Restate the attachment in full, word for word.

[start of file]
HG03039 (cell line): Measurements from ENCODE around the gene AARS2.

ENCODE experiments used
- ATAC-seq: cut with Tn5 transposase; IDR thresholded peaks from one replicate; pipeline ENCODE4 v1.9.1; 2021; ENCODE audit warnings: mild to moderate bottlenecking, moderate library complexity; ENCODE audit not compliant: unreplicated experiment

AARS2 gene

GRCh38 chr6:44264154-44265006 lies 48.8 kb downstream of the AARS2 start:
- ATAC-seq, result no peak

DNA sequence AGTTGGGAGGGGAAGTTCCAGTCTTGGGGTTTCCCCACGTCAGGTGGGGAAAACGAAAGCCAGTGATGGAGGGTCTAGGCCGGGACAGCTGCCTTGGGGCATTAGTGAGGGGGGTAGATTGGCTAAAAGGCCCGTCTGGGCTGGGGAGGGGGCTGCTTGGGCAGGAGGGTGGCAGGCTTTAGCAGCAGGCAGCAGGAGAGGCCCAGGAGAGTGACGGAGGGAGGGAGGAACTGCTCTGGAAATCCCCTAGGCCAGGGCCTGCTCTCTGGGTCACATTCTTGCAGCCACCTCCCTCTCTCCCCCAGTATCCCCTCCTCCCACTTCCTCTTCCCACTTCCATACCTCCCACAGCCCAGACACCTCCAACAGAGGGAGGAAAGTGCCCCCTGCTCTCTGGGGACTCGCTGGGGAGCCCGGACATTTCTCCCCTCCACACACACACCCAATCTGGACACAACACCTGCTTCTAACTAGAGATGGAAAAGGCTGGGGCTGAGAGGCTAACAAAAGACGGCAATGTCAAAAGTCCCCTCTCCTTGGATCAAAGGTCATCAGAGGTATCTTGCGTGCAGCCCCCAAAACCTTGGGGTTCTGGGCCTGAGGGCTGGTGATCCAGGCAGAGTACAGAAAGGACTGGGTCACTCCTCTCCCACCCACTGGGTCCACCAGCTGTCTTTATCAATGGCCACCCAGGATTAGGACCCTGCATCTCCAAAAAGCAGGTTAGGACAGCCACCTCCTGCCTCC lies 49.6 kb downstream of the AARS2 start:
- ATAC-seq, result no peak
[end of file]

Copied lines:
HG03039 (cell line): Measurements from ENCODE around the gene AARS2.

ENCODE experiments used
- ATAC-seq: cut with Tn5 transposase; IDR thresholded peaks from one replicate; pipeline ENCODE4 v1.9.1; 2021; ENCODE audit warnings: mild to moderate bottlenecking, moderate library complexity; ENCODE audit not compliant: unreplicated experiment

AARS2 gene

GRCh38 chr6:44264154-44265006 lies 48.8 kb downstream of the AARS2 start:
- ATAC-seq, result no peak

DNA sequence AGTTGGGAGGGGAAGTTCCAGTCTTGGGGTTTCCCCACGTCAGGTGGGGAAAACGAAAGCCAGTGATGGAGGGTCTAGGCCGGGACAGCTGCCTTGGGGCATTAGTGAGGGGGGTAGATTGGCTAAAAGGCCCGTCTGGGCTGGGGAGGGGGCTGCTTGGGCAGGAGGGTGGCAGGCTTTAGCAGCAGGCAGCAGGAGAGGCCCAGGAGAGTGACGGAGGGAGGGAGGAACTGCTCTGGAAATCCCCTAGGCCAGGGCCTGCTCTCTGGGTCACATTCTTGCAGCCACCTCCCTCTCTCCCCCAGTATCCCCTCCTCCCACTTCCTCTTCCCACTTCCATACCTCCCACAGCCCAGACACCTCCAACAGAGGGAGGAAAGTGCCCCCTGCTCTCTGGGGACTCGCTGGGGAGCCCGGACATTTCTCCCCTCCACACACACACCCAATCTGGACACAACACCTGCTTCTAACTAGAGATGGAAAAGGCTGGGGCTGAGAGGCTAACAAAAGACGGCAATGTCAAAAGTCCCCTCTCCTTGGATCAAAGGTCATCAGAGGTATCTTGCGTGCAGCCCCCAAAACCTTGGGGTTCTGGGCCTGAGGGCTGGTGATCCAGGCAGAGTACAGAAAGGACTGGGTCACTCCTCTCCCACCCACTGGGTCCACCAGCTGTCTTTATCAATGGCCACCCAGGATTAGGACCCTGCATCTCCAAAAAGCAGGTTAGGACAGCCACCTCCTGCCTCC lies 49.6 kb downstream of the AARS2 start:
- ATAC-seq, result no peak